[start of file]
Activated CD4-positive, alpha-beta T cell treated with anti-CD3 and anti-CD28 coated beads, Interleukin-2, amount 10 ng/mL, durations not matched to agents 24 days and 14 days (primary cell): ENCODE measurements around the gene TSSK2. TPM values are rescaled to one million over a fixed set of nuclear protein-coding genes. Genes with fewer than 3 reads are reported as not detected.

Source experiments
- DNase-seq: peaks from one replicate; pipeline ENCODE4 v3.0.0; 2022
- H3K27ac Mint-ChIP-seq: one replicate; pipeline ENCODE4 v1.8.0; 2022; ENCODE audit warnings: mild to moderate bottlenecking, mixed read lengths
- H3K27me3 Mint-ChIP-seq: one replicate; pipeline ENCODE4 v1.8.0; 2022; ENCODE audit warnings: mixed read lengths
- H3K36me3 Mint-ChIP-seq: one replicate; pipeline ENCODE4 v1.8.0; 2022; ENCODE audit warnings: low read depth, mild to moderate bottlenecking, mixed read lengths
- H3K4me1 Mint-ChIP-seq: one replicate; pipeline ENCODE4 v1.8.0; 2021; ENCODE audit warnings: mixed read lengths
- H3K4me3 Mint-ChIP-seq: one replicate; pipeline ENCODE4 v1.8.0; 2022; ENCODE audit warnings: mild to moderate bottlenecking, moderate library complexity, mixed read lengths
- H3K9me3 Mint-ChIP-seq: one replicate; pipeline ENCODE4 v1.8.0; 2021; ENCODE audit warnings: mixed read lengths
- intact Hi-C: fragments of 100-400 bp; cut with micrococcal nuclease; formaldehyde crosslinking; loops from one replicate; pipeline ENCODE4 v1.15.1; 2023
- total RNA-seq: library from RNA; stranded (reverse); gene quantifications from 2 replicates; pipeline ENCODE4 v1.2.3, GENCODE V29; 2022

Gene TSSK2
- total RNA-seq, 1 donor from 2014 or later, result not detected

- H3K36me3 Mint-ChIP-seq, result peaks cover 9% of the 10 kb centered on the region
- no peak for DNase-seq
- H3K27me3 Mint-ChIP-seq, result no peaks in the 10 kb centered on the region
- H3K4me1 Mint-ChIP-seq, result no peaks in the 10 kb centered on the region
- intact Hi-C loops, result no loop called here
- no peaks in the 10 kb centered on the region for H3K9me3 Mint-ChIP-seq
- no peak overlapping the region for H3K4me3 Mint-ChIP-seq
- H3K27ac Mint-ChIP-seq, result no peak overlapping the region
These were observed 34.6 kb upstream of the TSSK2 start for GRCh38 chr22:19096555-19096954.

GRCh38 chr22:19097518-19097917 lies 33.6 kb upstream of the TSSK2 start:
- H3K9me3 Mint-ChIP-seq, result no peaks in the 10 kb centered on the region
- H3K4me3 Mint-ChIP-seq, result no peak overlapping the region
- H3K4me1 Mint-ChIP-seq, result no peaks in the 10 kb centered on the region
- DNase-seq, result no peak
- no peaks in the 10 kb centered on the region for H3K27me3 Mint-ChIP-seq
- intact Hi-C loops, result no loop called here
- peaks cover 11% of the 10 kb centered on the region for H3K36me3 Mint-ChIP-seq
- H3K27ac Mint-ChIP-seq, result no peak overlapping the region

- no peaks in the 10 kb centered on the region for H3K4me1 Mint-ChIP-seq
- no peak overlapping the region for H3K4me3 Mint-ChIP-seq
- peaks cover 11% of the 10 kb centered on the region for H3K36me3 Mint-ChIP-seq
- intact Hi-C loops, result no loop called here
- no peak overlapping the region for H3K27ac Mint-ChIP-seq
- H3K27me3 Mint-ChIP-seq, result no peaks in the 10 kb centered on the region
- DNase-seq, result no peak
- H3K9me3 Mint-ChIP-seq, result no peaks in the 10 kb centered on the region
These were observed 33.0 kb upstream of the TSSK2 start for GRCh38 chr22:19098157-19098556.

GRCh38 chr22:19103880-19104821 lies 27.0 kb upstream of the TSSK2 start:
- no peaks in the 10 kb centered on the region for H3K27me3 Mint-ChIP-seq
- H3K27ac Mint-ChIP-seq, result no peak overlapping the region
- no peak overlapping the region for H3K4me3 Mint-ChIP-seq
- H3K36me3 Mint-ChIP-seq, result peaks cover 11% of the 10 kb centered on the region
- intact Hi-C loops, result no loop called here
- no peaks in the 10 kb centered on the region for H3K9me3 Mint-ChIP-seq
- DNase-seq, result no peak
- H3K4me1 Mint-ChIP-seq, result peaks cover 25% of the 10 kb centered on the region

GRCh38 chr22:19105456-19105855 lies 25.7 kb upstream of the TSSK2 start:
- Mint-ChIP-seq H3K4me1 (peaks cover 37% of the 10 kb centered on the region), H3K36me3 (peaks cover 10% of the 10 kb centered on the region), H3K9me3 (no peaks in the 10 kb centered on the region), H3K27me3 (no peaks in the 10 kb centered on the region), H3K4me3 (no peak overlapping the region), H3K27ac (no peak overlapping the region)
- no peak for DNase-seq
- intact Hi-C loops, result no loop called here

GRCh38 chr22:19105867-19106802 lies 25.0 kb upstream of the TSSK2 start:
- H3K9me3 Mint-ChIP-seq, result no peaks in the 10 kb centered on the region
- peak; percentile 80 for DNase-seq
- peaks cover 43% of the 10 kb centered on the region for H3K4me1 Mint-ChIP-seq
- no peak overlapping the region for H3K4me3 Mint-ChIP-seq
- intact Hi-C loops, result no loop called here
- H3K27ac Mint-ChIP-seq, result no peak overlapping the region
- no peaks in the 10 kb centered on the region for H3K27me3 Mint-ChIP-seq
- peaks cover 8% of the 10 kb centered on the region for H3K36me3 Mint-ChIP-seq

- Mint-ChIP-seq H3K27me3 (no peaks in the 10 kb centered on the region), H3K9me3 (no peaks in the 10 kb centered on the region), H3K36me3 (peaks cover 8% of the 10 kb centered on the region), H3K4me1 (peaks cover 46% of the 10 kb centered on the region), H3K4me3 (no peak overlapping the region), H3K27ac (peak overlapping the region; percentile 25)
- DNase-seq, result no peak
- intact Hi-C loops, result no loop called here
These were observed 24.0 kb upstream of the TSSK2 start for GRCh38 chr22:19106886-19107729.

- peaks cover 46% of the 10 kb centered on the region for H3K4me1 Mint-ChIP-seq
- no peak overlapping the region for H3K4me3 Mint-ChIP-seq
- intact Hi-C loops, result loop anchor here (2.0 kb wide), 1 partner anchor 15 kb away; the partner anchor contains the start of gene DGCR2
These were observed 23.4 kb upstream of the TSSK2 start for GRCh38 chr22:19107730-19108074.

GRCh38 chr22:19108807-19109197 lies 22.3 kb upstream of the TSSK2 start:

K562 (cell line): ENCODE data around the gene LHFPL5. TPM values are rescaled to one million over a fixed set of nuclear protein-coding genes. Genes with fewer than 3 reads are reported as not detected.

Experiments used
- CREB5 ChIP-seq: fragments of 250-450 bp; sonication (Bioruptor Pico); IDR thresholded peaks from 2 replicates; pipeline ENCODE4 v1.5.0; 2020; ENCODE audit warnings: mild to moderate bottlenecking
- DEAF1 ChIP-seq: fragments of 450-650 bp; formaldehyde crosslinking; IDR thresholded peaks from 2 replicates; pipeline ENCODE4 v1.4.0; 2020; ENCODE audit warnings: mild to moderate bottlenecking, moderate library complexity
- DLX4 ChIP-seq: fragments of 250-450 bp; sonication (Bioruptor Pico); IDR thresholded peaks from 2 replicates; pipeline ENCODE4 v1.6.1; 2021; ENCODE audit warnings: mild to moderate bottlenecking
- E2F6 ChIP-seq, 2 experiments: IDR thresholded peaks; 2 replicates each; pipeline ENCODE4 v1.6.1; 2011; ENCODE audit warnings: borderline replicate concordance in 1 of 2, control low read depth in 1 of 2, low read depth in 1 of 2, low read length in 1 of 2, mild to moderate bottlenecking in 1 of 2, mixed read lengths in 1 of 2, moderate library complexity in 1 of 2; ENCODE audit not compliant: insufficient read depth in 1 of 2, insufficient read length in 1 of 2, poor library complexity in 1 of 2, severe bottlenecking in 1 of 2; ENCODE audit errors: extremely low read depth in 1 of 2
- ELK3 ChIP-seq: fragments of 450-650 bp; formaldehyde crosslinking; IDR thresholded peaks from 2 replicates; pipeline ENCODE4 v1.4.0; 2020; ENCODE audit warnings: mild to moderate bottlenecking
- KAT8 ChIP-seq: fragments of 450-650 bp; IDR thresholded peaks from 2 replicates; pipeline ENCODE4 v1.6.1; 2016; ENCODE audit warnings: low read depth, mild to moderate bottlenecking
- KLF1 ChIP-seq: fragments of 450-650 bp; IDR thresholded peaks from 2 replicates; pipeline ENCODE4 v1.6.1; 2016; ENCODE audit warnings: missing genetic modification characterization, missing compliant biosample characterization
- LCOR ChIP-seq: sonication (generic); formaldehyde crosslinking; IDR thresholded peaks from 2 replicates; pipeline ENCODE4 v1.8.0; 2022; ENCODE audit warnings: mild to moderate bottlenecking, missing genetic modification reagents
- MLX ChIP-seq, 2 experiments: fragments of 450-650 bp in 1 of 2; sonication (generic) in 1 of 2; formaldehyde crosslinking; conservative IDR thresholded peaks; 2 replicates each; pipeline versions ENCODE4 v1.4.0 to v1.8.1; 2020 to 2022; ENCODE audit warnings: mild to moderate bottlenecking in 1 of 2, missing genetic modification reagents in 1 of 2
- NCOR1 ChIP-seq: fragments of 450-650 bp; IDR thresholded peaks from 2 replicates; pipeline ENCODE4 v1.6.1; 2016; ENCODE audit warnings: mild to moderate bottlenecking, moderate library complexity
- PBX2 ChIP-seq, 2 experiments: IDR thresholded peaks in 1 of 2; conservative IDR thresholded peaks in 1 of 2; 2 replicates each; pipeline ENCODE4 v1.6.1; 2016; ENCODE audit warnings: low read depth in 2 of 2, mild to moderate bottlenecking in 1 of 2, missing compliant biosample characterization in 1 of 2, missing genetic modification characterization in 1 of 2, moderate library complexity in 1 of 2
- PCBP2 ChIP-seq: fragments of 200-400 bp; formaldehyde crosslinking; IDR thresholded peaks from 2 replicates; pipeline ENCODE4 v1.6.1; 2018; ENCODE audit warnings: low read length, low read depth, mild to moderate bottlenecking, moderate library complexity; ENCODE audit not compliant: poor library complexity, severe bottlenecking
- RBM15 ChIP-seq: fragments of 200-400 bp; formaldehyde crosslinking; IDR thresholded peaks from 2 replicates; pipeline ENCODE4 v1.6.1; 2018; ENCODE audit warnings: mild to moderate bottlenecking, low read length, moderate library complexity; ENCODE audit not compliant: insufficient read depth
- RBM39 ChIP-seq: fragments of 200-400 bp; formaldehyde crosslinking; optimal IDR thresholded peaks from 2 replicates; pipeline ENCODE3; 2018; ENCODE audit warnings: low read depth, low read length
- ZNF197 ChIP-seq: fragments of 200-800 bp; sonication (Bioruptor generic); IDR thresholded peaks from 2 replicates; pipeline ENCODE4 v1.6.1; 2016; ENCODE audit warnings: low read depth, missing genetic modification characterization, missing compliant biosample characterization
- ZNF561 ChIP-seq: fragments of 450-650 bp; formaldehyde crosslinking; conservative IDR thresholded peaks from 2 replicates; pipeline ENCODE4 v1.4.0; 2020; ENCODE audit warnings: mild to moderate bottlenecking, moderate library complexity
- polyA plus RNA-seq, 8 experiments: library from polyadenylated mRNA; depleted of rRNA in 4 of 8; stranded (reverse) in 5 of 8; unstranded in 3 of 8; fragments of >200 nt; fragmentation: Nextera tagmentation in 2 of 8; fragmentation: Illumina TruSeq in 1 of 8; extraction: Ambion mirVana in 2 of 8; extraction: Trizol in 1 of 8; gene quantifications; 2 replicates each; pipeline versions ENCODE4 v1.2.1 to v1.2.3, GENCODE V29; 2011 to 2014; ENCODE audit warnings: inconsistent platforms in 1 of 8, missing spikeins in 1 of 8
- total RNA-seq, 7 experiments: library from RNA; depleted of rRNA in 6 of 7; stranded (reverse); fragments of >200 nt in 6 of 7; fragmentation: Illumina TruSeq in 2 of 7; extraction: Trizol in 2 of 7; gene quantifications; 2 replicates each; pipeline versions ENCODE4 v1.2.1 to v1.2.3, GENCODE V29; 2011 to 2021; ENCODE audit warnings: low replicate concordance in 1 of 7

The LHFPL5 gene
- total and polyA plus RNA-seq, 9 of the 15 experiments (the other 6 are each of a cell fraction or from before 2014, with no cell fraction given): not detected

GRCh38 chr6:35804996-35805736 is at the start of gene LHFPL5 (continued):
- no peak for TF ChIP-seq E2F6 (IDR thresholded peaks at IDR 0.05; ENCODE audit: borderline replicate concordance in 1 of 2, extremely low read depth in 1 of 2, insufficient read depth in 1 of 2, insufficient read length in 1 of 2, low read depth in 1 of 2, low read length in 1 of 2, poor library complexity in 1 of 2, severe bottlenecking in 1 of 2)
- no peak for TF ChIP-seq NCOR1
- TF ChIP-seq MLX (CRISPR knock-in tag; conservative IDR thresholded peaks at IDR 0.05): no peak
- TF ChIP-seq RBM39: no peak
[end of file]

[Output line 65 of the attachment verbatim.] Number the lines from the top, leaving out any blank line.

- intact Hi-C loops, result no loop called here